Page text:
This Gospel is likely to have been written towards the end of the first century AD, some years after the destruction of Jerusalem by the Romans in 70AD. While the writer of Matthew appears to draw on the same source as Luke for some material (a hypothetical document known as ‘Q’), at other times, like Luke, he is dependent on Mark’s gospel, written soon after the fall of Jerusalem. There are also passages and variations which only appear in Matthew’s Gospel, which offer insight into the particular outlook of this writer and the community of early Christians he emerged from and for whom he wrote.
This account of the birth of Jesus with the visit of the Magi is unique to Matthew’s Gospel. We see some ‘trademark’ features of this author, such as connecting Jesus with the iconic figure of Israel’s past, King David, through the genealogy of Joseph, ‘the husband of Mary, of whom Jesus was born’ (1:16). This adds substance to the assertion of Jesus’s Messiahship (1:17). The writer of Matthew’s Gospel makes frequent reference to Jewish scripture- again adding substance to his assertions about Jesus and indicating the respect in which the Jewish Scriptures were held by Matthew’s community. Matthew is often referred to as the ‘Jewish Gospel’.
In today’s passage there are two particular citations from the Jewish Scriptures. The Hebrew text of Isaiah 7:14, about a ‘young woman’ conceiving and giving birth, which is translated into Greek as ‘parthenos’ or ‘virgin’ – a significant difference. The author also cites Micah 5:2, concerning the origin of a leader from Bethlehem, but weaves the Jewish concept of God’s chosen king as a shepherd of the people into the text- a theme which occurs most frequently in Matthew, out of all the Gospels.
Responsiveness to God is important in this passage. First comes the rather understated openness of Mary to the Holy Spirit; then Joseph changes his divorce plan, because an ‘angel of the Lord’ appears to him in a dream; and later, they flee the country with Jesus, following another dream. The Magi journey in response to what they see in the stars – at that time an acceptable source of information (see Genesis 1:14). They also listen to Jewish scholars’ interpretation of scripture and, like Joseph before them, pay heed to dreams, protecting them from harm.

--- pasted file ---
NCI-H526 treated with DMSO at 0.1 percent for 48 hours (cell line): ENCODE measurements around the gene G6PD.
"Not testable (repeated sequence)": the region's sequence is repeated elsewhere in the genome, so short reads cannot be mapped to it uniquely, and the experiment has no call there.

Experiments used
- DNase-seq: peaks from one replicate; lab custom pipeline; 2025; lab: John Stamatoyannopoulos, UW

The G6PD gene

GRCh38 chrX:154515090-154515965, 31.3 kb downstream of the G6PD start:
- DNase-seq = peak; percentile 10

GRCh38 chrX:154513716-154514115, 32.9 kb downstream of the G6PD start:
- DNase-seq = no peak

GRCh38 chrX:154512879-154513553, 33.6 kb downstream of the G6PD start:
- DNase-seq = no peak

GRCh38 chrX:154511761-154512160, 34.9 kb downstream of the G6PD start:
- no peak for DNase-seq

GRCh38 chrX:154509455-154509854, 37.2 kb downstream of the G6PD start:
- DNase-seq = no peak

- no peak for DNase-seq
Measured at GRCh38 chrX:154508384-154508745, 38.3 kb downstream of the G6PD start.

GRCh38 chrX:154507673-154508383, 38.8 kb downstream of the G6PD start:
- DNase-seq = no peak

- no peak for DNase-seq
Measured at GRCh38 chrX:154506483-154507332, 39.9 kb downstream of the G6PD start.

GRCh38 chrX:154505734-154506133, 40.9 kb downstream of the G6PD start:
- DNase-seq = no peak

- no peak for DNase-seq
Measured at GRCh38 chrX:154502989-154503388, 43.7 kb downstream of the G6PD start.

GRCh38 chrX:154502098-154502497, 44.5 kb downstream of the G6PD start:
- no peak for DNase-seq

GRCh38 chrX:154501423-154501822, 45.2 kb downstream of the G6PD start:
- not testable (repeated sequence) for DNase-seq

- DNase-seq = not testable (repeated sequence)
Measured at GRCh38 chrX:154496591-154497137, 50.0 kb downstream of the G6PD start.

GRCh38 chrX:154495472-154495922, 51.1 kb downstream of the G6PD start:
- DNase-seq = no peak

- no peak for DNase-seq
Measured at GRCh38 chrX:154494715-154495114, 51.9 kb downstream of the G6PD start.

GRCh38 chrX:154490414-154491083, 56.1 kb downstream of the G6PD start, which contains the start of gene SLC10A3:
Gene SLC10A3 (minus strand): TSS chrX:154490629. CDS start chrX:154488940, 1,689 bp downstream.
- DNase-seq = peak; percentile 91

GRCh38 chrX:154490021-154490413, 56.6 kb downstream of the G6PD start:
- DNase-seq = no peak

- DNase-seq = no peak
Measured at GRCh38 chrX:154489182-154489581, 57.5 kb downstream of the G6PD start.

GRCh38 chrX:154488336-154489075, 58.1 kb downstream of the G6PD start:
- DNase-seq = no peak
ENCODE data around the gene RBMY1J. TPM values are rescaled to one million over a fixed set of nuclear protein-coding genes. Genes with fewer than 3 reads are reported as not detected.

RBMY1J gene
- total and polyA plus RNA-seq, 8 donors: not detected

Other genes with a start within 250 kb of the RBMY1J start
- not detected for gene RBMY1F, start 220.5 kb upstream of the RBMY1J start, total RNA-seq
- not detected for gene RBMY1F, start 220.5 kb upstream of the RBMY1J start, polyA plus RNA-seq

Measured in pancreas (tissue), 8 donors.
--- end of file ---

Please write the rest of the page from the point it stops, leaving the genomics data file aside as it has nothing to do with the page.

It is as though God communicates ceaselessly, in any way people are able to grasp, to shape events for the good and draw these receptive characters into an encounter with Christ. In contrast, Herod is not open to this flow of inspiration and hears not joyful news but threat, which draws out his destructive power. We can find the interplay between all these responses in our own lives- in times of openness to God and times of fear. We can notice the times we simply let God in, we can notice what our dreams suggest, we can be alive to what the natural world is saying, and we can respond to Scripture. We can notice too, when fears cloud our openness to God.
- Among the many voices, signs and symbols around you, how do you discern what is of God?
- What draws from you a sense of wonder or a desire to seek out the new-born Christ?
- And what draws from you feelings of defensiveness and a desire to protect your own interests at the expense of others?
- ‘Annie Heppenstall, The Healer’s Tree: a Bible-based resource on ecology, peace and justice’, 2011, Wild Goose Publications (www.ionabooks.com).
This resource was written by Annie Heppenstall, author of liturgy, prayer and worship resources.